ETF Flow Point #3: Volatility funds – those that key off measures like the CBOE VIX Index – saw $111 million of outflows in the last month. We track this group because the smart money tells us we should. The most telling thing from this month’s flows: SVXY (a short VIX product, up 165% YTD) saw $287 million in outflows this month. Whether that is profit taking or a sign of higher expected volatility in January is hard to say. We would guess it is the latter. December tends to be a low vol month, and January is often the high point on the VIX for the entire year

Comments

OverTheHedge FreeShitter Sun, 12/31/2017 - 15:03 Permalink

I'm not very clued up on the intricacies of all this, but net outflow means more people selling than buying, yes? More sellers looking for fewer buyers. Obviously, I'm not an economist, because in my world when more people are selling than buying, the price goes down. Obviously there is some technical reason why you can have lots of people selling stocks and have the price going up at the same time. It's like bitcoin.

In reply to by FreeShitter

Endgame Napoleon OverTheHedge Sun, 12/31/2017 - 15:26 Permalink

Maybe, people just have a feeling of uncertainty about the economy, resulting in “outflows.”

Could it be traditional investors who read about the heady tech boom of the 2000s, thinking that a little tech-trendy Bitcoin could rescue their retirement plans? 

Or maybe, the guidance of the Equity Bot is just not trusted, prompting the outflows from what looks like a high-sloping Ponzi.

In reply to by OverTheHedge

PT OverTheHedge Sun, 12/31/2017 - 15:41 Permalink

Baby boomers are retiring.  Instead of earning money and buying stocks they are living off of the dividends.
DIVIDENDS???? he he he he he he ...

Okay, they sell their shares but that is okay becoz the companies are buying them back and "retiring" them so they can juice up EPS.

Coming soon:  Top companies all only have one share but that one share is worth A LOT of money.  Oh, you thought the buy-backs would have to stop at one share?
 
Coming soon:  Companies issuing hundredths of a share and thousandths of a share becoz just like NIRP, it sounds impossible because it is stupid but then they go ahead and do it anyway.

Fraudsters steal money.
Mathematicians are hired to create mathematical "justifications" for the fraud.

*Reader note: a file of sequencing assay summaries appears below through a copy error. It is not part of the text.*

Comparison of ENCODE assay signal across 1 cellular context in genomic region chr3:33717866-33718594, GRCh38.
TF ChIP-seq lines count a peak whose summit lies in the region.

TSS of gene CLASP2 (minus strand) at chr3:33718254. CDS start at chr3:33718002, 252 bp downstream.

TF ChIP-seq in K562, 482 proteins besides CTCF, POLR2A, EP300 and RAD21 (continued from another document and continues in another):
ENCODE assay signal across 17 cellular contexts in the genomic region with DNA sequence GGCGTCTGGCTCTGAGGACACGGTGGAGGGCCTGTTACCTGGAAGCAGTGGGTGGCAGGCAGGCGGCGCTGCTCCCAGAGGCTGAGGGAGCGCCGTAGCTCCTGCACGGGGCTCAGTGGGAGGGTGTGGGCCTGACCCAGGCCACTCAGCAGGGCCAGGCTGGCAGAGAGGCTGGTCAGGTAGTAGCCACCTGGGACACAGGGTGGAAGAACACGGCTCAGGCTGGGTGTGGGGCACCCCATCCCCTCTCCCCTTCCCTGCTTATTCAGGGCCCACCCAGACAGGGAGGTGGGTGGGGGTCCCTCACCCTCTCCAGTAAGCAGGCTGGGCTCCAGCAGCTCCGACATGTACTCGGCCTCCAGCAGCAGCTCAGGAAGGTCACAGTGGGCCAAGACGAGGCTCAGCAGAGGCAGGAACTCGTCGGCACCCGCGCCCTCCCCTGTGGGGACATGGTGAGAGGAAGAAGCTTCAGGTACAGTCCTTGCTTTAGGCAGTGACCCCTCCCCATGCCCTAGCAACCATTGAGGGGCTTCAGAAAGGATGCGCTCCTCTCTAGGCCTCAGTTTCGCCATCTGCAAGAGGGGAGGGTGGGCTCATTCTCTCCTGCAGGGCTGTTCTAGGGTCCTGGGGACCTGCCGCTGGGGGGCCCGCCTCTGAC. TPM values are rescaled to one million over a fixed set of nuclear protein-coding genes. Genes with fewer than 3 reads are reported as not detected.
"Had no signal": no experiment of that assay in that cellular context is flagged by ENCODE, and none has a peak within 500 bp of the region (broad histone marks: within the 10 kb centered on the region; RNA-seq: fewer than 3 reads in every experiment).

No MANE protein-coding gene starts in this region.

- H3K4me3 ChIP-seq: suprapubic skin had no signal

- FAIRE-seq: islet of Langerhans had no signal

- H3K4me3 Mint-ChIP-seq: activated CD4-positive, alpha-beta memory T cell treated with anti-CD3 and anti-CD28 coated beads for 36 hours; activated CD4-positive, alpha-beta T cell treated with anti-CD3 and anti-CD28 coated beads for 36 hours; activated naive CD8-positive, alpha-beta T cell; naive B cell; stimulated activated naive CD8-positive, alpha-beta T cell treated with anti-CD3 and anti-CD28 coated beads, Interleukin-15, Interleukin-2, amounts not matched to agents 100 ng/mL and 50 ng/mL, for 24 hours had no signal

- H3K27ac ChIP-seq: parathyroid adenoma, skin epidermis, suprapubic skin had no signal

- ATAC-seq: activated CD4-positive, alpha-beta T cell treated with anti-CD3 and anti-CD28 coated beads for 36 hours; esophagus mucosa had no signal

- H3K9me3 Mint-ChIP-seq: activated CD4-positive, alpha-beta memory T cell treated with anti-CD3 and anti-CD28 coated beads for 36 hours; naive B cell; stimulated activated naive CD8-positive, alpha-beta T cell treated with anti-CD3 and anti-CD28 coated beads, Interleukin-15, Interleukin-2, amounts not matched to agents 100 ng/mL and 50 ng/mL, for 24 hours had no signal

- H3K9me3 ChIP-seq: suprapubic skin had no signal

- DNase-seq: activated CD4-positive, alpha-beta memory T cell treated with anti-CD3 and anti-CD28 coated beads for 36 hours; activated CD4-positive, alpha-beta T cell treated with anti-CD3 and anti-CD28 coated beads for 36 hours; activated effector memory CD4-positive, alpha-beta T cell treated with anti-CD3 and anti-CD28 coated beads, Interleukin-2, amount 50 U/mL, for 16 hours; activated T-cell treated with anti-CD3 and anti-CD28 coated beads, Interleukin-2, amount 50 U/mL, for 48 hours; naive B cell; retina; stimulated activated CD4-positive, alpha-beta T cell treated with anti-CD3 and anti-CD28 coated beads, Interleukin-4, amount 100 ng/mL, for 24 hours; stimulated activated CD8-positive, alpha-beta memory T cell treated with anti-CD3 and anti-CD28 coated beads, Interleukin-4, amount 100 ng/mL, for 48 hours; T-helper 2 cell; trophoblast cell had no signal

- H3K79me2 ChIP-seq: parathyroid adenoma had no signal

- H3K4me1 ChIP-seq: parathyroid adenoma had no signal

Economists are hired to white-wash the work of the mathematicians to the masses.
No-one is buying pitchforks so the Mathematicians and the Economists have successfully fulfilled their duties.

In reply to by OverTheHedge

el buitre OverTheHedge Sun, 12/31/2017 - 17:04 Permalink

Maybe I am simpleminded, but it seems to me that the only way to get out of the stawk market is to sell your shares, which means someone else has to buy them.  The only way that I know of that funds can leave a rising market is corporate buybacks, which essentially vaporizes the shares.  This article is a waste of time - to paraphrase Bubba, it's the corporate buybacks stupid!

In reply to by OverTheHedge

D.r. Funk OverTheHedge Sun, 12/31/2017 - 17:31 Permalink

What the hell?

the delusion is so-stark

The rationalization involved in justifying the timeline. Everything, everything piece of logic has supported a 100% fully controlled stock market (indexes, not stock market). I said there was command and control level programming over the indexes, 4+ years ago. Magically, that continued and continues to be affirmed, in the logic, observational logic, context, and statement like yours (or this writeup) that come up over, and over, on how and/or why the indexes are moving, or have moved, how they have

Yeah, duh, no shit, obviously, outflows have outweighed because the levels are lol-complete-bullshit and the older generation while staying silent, at least know they should be withdrawing on survival level for their grandkid generation (the older generation being generally and historically where the wealth is/lays) The stock market was never moving from inflows. Or hedgies. Or smart money. Or mom and pop. It's programmed from inner circle globalist order wall st (most likely) and all the logic merely continues to support it even though everyone continues to say "youre a looney moron". except i continue to be right

In reply to by OverTheHedge

olenumbersix OverTheHedge Mon, 01/01/2018 - 05:19 Permalink

So the fed creates money out of thin air, gives to banks, banks loan money to corps, corps buy back their own stock, pool of stocks shrinks, markets total shares outstanding shrink, stocks rise ? (and/or) Central banks around the world buy up stocks, perhaps push stocks higher with futures ? If true (and me thinks it is true) fuck it stay long.  Can't beat infinite money, as long as it stays in the banks and markets. Of course you could run out of stocks/bonds to buy, oops.....................

In reply to by OverTheHedge

Roger Ramjet Sun, 12/31/2017 - 15:04 Permalink

Who's buying?  It might be time to audit the Fed.  Furthermore, if real capital has flowed out of the market, it appears to have been replaced by debt, lots of it.  As Nelson and William Hunt discovered while trying to corner the silver market in the '80s, a margin call can be very painful.

D.r. Funk Roger Ramjet Sun, 12/31/2017 - 17:32 Permalink